BOSTON-Interferon-gamma (IFN-g) triggers expression of CD20 on otherwise non-expressing multiple myeloma cells and may set them up for destruction by anti- CD20 monoclonal antibodies such as rituximab (Rituxan), Steven P. Treon, MD, PhD, of Dana-Farber Cancer Institute reported at the ASH meeting. Rituximab is an appealing therapeutic agent because of its relative lack of toxicity, but other studies have shown that in multiple myeloma, it is effective primarily in patients with CD20+ cells.
BOSTONInterferon-gamma (IFN-g) triggers expression of CD20 on otherwise non-expressing multiple myeloma cells and may set them up for destruction by anti- CD20 monoclonal antibodies such as rituximab (Rituxan), Steven P. Treon, MD, PhD, of Dana-Farber Cancer Institute reported at the ASH meeting. Rituximab is an appealing therapeutic agent because of its relative lack of toxicity, but other studies have shown that in multiple myeloma, it is effective primarily in patients with CD20+ cells.
The mechanism of CD20 induction by IFN-g is related to upregulation of PU.1, a transactivator of CD20 which is down-regulated with B-cell differentiation to plasma cells, Dr. Treon explained. IFN-g is also attractive because it has single-agent activity in multiple myeloma. IFN-g has antiproliferative and cytotoxic effects on multiple myeloma cell lines and on fresh multiple myeloma patient bone marrow plasma cells, Dr. Treon continued. In phase I/II clinical trials, response rates up to 15% have been reported with use of IFN-g in relapsed multiple myeloma patients.
Changes in CD20
To test whether dosing multiple myeloma cells with IFN-g would upregulate CD20 expression and whether this would translate into increased binding of rituximab by the treated cells, researchers set up cell cultures. These included plasma cells from 20 multiple myeloma patients, B cells from 9 multiple myeloma patients, B cells from 5 chronic lymphocytic leukemia patients, B-cells from 11 normal donors, plasma cells from 3 normal donors, and CD34+ hematopoietic progenitor cells from 5 normal donors. Each type of cell was cultured with and without IFN-g at 1 to 100 µ/mL for 48 hours. Changes in CD20 expression were evaluated with multicolor flow cytometry.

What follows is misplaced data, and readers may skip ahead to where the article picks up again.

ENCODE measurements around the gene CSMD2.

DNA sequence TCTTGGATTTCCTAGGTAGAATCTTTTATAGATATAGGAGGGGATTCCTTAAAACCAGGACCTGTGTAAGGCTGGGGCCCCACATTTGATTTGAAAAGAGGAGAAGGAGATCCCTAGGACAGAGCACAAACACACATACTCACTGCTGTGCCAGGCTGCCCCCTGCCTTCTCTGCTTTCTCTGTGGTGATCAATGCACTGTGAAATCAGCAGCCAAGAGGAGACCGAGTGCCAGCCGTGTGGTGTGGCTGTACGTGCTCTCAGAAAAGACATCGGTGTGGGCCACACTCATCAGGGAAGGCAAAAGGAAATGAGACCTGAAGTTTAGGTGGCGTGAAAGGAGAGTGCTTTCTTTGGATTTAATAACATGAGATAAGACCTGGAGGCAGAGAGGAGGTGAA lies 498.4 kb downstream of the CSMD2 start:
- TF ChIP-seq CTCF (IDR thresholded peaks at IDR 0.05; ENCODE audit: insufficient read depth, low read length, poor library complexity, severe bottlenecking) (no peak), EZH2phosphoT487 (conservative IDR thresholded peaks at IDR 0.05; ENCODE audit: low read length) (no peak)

Binding of rituximab to cells from a multiple myeloma cell line (RPMI 8226) and to plasma cells from multiple myeloma patients was also measured before and after treatment with IFN-g.
Rituximab Binding Increased
Dr. Treon reported that these studies demonstrated that IFN-g increases the number of cells that express CD20 and increases the intensity of CD20 expression by individual cells in cultures of multiple myeloma plasma cells, multiple myeloma B cells, and normal donor plasma cells. IFN-g did not change CD20 expression in the other cells tested. The changes in CD20 expression correlated with expression of PU.1. Interestingly, the levels of IFN-g receptor expression did not correlate with these differences in effect on CD20 expression.
Rituximab binding to the multiple myeloma cell line and to cultured plasma cells from multiple myeloma patients increased following culture with IFN-g. IFN-g upregulates CD20 expression on multiple myeloma patient B cells and on multiple myeloma patient plasma cells, Dr. Treon noted.
IFN-g increases rituximab binding to multiple myeloma plasma cells. IFN-g increases Fc receptor expression in natural killer (NK) cells and monocytes and augments NK and monocyte ADCC activity, Dr. Treon added.
Induction of CD20
IFN-g selectively induces CD20 expression on multiple myeloma B cells and plasma cells at concentrations that are achievable pharmacodynamically and facilitates binding of rituximab. Induction of CD20 on multiple myeloma cells occurs as early as 6 hours and maximizes at 24 hours following culture with IFN-g. Sequential administration of IFN-g on day 1 and 3 provided for maximal induction of CD20.
These data provide a rationale for combining IFN-g with CD20-directed serotherapies for multiple myeloma. Dr. Treon said that the researchers are considering conducting a combination IFN-g/rituximab study in multiple myeloma patients.
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